Read full article: Gallium oxide power device firm gets £5m in second-round fun
  • £300m black cab plant opens in Midlands

    A new facility for manufacturing next generation electric black cabs has been officially opened by the London Taxi Company (LTC).
    The new plant, at Ansty Park near Coventry, is the first all-new vehicle manufacturing facility to be built in Britain for more than a decade and the first dedicated electric vehicle factory in the UK.It will be used to produce range-extended electric vehicles including the next generation London taxi – TX5 – the world’s first purpose-built, mass-mar
  • Falcon flight inspires next generation aircraft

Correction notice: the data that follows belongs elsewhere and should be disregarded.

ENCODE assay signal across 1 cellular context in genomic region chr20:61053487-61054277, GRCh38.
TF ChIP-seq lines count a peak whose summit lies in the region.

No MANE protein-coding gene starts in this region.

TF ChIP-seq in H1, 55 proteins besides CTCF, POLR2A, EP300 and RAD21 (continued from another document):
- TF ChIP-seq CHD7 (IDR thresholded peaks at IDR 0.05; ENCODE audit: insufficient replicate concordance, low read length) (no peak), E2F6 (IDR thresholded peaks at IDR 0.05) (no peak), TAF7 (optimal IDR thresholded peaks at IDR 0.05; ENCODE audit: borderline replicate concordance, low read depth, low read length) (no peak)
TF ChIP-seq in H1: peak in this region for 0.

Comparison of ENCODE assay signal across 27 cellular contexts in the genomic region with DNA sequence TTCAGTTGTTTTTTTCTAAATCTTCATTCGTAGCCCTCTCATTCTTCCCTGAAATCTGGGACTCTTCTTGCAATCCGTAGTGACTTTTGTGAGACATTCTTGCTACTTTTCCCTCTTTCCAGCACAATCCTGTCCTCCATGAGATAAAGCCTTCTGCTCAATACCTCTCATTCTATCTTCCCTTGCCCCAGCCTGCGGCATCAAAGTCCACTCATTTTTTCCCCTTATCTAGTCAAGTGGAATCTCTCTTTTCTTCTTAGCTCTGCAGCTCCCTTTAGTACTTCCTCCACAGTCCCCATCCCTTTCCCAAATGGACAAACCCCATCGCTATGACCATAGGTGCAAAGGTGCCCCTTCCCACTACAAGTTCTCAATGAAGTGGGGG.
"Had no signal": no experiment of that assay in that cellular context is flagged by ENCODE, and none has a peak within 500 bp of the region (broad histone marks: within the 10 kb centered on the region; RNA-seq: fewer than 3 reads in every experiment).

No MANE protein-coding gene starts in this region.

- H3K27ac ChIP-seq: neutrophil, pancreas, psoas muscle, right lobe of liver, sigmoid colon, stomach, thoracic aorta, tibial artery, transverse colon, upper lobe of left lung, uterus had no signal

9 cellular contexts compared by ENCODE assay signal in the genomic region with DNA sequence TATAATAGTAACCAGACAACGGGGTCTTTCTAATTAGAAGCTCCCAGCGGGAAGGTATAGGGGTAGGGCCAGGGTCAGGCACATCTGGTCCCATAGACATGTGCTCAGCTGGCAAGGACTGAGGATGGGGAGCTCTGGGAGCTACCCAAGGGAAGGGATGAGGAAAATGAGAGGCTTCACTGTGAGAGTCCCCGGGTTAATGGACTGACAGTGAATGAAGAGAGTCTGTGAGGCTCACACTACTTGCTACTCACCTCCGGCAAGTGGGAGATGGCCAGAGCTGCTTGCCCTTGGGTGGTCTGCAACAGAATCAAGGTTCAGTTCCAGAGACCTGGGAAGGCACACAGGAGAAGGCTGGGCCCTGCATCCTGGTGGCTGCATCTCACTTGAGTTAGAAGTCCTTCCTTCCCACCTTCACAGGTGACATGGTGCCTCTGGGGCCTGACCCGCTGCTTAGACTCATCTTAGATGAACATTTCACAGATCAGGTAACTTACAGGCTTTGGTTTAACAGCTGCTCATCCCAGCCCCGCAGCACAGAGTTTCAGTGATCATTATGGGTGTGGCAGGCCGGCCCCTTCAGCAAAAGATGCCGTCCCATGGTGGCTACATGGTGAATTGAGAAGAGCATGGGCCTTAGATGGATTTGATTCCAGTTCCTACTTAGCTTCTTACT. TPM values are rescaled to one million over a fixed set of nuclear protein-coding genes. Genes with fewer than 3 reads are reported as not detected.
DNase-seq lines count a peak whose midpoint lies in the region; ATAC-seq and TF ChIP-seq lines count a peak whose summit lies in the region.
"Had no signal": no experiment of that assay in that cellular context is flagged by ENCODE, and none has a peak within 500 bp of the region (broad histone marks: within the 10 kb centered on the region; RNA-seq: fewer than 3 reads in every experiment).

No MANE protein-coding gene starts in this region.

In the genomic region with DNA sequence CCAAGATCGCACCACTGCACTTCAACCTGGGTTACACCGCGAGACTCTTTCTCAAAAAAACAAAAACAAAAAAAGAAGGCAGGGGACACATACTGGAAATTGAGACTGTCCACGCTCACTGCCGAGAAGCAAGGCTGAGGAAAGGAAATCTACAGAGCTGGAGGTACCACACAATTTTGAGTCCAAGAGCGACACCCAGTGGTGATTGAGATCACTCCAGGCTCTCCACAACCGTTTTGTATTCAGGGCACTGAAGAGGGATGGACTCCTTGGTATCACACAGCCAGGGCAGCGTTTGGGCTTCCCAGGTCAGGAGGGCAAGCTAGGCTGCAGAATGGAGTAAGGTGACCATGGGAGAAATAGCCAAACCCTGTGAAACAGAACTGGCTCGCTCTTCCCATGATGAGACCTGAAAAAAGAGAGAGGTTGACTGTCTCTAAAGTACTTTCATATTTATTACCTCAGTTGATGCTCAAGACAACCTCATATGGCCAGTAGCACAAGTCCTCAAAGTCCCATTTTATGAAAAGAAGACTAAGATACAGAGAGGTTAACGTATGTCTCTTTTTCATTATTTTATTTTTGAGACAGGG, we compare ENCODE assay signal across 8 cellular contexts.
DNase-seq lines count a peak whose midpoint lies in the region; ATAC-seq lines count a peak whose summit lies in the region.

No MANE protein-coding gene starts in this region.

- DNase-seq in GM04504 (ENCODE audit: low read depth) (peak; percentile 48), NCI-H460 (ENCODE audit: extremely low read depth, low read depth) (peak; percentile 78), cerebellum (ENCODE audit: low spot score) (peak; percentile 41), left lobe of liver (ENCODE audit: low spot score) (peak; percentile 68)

The Peregrine falcon’s status as elite predator has been enabled in part by its ability to adjust flight patterns at high and low speed, qualities that engineers want to replicate.Scientists at BAE Systems and City, University of London have studied falcon flight and believe that evolution has given Falco peregrinus attributes that could be replicated and applied to aircraft within the next 20 years.
    The scientists say they have developed several concepts following research into how the pe
  • Falcon flight inspires next-gen aircraft

    The Peregrine falcon’s status as elite predator has been enabled in part by its ability to adjust flight patterns at high and low speed, qualities that engineers want to replicate.Scientists at BAE Systems and City, University of London have studied falcon flight and believe that evolution has given Falco peregrinus attributes that could be replicated and applied to aircraft within the next 20 years.
    The scientists say they have developed several concepts following research into how the pe